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Issue: LOAD-TIME-EVAL (Version 3)

Well, I apologize for remaining silent on this issue for this long, but
little things were nagging at me about this issue and I haven't had time
to express them. I just couldn't vote in favor of it in the form in
which it was presented even though I agree strongly with the idea that
we should provide such a facility.

I finally wrote the following variant of Kempf's proposal, which has some
fairly substantive differences. Hopefully by reading through this, it will
become obvious to you what the nature of my uneasiness is.

Issue:        LOAD-TIME-EVAL
References:   #, (p356),  EVAL-WHEN (pp69-70)
Edit history: 06-Jun-87, Version 1 by James Kempf,
	      17-Jul-87, Version 2 by James Kempf,
	      11-Nov-87, Version 3 by Kent Pitman
Status:       For Internal Discussion

Problem description:

 Common Lisp provides reader syntax (#,) which allows the programmer
 to designate that a particular expression within a program is to be
 evaluated early (at load time). Unfortunately, however, no access to
 this capability is available to programs which construct other
 programs without going through the reader.

 Also, CLtL is vague about whether the result of this early evaluation
 is re-evaluated at runtime.


 Define that
 is permissible -only- in a for-evaluation position. Define it to be
 equivalent to:
   #.(MAKE-LOAD-TIME-EVAL 'form)

 Add a new function MAKE-LOAD-TIME-EVAL, defined as follows:

 MAKE-LOAD-TIME-EVAL form			[Function]

 Returns an object which remembers the given FORM and is specially
 recognized by the interpreter and compiler (in a for-evaluation
 position -only-) in the following way:

 If the object is seen by the interpreter for the first time, the
 FORM evaluated in a null lexical environment. The result of the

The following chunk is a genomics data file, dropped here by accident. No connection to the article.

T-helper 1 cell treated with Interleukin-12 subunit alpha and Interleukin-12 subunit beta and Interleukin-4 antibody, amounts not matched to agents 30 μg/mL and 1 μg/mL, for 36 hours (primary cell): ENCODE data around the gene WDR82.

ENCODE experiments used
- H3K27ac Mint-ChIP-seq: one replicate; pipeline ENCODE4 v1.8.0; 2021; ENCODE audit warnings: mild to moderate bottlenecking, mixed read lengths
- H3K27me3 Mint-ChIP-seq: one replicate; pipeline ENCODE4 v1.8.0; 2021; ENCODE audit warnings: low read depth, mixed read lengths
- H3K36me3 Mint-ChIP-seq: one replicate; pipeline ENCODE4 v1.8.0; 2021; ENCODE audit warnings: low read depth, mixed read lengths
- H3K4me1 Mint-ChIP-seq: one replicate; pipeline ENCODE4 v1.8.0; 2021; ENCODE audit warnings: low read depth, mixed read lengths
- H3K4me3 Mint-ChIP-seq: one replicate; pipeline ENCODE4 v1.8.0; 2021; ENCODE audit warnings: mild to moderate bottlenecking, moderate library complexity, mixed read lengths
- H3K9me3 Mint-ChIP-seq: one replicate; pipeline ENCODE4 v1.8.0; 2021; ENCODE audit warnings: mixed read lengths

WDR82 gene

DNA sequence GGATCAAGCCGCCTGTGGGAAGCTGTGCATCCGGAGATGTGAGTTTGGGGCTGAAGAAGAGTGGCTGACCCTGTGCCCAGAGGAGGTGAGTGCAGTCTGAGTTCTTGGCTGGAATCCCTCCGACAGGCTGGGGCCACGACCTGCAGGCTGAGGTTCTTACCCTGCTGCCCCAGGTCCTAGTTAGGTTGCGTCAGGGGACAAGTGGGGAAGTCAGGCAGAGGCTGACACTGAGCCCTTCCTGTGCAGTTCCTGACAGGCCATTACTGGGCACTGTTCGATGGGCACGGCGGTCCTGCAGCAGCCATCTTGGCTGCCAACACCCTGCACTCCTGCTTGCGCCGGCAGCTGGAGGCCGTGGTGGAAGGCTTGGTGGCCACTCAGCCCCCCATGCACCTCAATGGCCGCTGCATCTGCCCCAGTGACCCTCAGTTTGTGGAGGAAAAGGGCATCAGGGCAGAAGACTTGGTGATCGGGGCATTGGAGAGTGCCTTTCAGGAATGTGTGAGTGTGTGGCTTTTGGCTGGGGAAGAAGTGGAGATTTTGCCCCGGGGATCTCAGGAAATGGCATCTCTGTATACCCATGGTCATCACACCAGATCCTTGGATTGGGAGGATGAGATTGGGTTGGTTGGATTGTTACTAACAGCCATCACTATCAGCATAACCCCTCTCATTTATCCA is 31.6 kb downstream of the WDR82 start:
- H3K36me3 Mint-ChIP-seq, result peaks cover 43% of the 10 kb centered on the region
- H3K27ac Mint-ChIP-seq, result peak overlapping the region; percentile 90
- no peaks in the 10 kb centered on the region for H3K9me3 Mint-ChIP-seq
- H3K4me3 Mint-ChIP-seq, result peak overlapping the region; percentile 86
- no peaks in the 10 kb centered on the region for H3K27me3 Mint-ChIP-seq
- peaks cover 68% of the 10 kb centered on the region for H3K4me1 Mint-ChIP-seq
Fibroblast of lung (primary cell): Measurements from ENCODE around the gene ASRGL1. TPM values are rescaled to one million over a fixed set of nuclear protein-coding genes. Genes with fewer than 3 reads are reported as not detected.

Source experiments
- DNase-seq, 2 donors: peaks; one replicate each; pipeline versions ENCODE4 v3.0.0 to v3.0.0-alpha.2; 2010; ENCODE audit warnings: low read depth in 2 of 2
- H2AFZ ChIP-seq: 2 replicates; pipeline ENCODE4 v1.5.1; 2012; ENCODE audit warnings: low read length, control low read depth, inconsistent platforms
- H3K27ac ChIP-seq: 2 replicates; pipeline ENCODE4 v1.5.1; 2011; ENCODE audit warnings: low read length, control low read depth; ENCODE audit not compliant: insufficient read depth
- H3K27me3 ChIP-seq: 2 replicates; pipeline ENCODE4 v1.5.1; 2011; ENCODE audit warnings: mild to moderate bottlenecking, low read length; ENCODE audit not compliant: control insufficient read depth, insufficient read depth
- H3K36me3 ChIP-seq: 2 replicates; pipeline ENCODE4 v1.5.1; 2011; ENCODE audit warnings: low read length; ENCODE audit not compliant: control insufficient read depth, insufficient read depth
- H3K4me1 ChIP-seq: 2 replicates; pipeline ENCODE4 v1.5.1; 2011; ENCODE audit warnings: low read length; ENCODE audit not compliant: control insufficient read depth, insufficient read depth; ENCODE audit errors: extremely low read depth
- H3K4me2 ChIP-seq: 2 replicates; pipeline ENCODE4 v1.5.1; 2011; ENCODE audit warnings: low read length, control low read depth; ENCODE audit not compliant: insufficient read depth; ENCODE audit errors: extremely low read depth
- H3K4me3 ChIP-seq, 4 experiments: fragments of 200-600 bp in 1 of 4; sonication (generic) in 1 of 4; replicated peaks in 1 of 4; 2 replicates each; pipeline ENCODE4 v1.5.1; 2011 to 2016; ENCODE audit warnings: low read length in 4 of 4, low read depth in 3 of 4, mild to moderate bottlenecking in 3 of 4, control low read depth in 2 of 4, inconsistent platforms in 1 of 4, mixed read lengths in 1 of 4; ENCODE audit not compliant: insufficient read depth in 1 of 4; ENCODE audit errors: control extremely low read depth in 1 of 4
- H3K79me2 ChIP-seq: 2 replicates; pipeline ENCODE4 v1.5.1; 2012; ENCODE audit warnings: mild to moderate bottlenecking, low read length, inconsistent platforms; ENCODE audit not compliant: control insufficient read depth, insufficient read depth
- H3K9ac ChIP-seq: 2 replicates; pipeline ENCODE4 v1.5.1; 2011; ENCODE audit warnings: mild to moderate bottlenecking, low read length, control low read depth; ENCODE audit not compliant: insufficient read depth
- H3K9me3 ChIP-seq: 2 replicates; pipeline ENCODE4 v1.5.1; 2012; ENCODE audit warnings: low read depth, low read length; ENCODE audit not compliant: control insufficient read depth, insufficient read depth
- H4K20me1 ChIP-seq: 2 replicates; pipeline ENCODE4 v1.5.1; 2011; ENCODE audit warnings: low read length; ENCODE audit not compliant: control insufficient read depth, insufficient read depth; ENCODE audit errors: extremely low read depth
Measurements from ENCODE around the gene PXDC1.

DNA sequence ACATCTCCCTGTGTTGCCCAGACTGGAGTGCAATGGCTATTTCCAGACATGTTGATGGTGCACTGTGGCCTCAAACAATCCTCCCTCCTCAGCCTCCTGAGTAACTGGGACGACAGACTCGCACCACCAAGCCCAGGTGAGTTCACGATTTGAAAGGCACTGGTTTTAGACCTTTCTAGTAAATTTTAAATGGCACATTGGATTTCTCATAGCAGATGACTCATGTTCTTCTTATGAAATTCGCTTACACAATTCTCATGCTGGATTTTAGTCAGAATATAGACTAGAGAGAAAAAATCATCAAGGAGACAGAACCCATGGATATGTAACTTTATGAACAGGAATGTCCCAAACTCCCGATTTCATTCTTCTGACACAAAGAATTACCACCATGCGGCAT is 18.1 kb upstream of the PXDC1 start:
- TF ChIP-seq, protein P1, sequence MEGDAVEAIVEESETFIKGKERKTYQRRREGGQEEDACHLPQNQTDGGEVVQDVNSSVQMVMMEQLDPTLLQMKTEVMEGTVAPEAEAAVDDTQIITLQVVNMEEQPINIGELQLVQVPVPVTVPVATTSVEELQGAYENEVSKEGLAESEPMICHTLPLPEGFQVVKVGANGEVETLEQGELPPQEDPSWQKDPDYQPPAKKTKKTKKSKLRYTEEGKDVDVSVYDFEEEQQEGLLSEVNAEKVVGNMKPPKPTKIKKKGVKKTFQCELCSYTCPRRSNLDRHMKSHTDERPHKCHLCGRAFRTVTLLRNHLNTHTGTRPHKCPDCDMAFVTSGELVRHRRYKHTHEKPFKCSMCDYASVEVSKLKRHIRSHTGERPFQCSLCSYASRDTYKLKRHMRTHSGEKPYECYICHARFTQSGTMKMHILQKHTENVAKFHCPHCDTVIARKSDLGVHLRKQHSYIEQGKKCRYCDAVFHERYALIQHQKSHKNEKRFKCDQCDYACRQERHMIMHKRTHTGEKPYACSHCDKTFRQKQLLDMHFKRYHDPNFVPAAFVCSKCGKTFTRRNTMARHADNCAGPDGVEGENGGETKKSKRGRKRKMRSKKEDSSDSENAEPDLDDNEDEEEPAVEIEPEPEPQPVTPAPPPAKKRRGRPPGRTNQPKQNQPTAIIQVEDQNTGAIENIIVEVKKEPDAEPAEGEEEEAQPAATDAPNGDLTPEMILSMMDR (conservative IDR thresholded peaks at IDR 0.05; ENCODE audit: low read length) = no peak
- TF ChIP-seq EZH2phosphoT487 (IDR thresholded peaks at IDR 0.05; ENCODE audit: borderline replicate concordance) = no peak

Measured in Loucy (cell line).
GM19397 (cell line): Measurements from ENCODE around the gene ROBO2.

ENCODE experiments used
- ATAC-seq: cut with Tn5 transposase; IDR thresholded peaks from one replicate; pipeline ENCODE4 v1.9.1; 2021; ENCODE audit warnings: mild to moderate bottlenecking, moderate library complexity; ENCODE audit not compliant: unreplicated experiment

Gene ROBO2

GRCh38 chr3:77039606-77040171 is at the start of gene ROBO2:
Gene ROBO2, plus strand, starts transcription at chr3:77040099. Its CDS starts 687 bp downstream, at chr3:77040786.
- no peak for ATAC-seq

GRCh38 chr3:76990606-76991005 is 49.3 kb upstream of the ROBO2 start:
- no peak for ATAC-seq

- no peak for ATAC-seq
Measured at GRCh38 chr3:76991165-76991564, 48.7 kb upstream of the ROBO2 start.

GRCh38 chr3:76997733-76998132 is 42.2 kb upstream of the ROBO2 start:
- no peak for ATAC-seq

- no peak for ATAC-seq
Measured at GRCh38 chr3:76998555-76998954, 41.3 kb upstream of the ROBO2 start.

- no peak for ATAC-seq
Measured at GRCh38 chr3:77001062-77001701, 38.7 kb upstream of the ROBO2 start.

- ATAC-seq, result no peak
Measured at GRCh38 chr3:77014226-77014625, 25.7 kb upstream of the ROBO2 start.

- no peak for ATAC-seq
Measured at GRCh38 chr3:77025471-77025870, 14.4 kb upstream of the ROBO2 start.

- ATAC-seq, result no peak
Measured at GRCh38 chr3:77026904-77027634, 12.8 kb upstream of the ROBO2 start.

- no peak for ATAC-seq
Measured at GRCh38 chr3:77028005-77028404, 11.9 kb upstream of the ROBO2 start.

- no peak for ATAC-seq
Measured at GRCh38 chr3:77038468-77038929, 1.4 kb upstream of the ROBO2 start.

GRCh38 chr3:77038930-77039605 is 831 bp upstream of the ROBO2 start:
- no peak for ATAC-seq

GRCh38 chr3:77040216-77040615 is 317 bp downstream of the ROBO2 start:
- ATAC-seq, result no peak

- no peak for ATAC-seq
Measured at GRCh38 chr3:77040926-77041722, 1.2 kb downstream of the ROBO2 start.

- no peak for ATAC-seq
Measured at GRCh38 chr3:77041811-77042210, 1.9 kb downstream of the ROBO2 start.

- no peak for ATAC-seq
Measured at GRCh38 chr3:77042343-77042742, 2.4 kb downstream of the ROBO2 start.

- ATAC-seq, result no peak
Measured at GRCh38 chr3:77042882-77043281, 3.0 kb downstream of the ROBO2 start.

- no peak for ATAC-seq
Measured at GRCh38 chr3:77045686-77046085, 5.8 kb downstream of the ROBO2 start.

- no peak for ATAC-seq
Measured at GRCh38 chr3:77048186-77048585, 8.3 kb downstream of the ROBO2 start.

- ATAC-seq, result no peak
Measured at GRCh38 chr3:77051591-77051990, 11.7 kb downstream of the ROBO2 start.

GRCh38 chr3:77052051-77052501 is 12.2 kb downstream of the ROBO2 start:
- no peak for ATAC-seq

evaluation is cached for later  use, and then returned as the
 result of evaluating the object. If the object is later seen again
 by the interpreter, the previously obtained result is immediately
 retrieved and returned as the result of evaluating the object.
 No re-evaluation occurs.

 If the object is seen by the file compiler (eg, COMPILE-FILE) in
 a for-evaluation position, the compiler processes FORM in such a way
 as to arrange for its evaluation at load time in a null lexical
 environment (independent of whether a value has already been cached
 by the interpreter). At runtime, the result of that evaluation will
 be treated as a literal constant.

 If the object is seen by the runtime compiler (ie, COMPILE), the
 compiler checks for a cached value which may have been produced by
 the interpreter. If one is found, it is used. If no such value is
 found, the runtime compiler will evaluate the FORM in a null
 lexical environment and use that value.  The value used will be
 treated as a literal constant in the code which is produced.

 Note that since some implementations are compiled-only (that is, they
 implement their interpreter using a compiler pre-pass) and some are
 interpreted-only (that is, they implement their compiler as a null
 operation and use only an interpreter), the question of whether the
 interpreter or the compiler will end up doing the processing is left
 somewhat vague. The programmer may assume only that the given FORM
 will be evaluated only once for each time it is loaded into a runtime

Test Cases:

 (defmacro print-load-timestamp ()
   `(print ,(make-load-time-eval '`(load-timestamp ,(incf *foo*)
 (defvar *foo* 0)
 (defun test-1 () (print-load-timestamp))

 CLtL does not define this situation.
 Under this proposal, this code would print
   (LOAD-TIMESTAMP 1 <<a-universal-time>>)
 at the time the test case is loaded, whether interpreted or compiled.
 Subsequent calls to (TEST-1) should print the identical expression.

 (defun test-2 () (print #,'(+ 3 4)))

 CLtL does not adequately define this situation.